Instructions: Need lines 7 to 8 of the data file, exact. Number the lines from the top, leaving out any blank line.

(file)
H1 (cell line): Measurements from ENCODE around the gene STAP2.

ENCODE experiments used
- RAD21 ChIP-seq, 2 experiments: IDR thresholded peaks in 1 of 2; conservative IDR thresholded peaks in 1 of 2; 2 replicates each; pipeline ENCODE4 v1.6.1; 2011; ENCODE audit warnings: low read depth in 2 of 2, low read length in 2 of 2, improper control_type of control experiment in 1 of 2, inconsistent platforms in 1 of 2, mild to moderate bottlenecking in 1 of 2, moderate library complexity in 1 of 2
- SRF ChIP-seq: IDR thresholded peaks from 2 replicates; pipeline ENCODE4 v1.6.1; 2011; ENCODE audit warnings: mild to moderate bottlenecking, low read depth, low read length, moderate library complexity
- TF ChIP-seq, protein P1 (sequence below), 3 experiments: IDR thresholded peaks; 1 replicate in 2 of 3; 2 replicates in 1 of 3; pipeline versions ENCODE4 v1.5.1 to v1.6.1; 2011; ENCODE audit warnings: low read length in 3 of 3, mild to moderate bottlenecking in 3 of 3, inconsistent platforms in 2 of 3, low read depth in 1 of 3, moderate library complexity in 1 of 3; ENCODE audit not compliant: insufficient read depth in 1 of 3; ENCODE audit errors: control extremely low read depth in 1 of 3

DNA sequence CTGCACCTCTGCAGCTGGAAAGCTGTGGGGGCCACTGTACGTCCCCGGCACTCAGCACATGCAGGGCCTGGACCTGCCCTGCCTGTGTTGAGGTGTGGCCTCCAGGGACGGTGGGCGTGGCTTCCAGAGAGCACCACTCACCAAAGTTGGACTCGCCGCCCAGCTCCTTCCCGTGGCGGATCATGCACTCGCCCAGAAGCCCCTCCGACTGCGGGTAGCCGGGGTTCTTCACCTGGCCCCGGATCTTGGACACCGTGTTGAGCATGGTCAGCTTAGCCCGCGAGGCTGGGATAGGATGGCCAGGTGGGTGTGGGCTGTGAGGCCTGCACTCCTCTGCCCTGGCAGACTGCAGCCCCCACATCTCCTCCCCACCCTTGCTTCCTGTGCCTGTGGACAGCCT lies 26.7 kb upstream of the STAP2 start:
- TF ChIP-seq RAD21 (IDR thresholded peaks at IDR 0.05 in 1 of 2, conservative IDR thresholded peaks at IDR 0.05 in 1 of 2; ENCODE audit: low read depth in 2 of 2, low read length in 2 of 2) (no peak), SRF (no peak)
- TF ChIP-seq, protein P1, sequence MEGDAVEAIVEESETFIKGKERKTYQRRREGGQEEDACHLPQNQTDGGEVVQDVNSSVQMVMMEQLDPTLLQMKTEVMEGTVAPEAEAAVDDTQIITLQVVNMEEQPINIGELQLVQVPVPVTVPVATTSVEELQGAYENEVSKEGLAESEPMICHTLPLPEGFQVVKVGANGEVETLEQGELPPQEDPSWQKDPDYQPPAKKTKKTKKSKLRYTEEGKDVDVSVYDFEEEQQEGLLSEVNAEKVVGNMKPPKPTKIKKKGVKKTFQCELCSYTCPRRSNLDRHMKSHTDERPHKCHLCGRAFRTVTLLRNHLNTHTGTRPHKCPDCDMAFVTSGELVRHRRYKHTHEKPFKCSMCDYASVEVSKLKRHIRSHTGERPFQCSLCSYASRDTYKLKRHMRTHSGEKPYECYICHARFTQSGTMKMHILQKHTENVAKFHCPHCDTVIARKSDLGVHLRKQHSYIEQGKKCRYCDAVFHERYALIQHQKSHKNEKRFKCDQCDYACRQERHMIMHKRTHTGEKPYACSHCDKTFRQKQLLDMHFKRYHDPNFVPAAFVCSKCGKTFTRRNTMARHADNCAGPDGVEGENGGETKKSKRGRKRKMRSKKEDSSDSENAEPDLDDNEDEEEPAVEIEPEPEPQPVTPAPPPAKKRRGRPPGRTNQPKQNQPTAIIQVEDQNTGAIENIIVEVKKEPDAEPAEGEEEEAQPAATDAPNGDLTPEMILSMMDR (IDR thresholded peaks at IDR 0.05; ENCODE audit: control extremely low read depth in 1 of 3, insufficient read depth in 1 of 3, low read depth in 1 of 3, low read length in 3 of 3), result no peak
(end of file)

- TF ChIP-seq RAD21 (IDR thresholded peaks at IDR 0.05 in 1 of 2, conservative IDR thresholded peaks at IDR 0.05 in 1 of 2; ENCODE audit: low read depth in 2 of 2, low read length in 2 of 2) (no peak), SRF (no peak)
- TF ChIP-seq, protein P1, sequence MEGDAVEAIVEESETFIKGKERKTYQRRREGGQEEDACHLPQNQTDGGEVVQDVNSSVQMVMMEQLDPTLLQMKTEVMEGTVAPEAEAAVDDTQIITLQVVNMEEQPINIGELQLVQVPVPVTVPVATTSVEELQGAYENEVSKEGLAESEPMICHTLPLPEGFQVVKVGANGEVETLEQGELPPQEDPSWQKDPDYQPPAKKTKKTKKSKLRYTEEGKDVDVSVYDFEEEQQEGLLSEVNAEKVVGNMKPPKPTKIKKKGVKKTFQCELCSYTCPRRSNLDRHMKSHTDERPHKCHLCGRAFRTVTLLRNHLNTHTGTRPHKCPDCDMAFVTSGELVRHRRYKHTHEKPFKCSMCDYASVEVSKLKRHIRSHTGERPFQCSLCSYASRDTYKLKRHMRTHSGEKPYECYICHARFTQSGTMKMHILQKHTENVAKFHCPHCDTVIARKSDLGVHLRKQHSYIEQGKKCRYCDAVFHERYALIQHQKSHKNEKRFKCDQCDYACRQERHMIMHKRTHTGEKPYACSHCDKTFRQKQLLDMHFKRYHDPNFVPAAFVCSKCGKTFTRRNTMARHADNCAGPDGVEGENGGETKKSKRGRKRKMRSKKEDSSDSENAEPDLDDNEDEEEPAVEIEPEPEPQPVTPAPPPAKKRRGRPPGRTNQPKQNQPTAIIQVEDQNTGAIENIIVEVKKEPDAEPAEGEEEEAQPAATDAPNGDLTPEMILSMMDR (IDR thresholded peaks at IDR 0.05; ENCODE audit: control extremely low read depth in 1 of 3, insufficient read depth in 1 of 3, low read depth in 1 of 3, low read length in 3 of 3), result no peak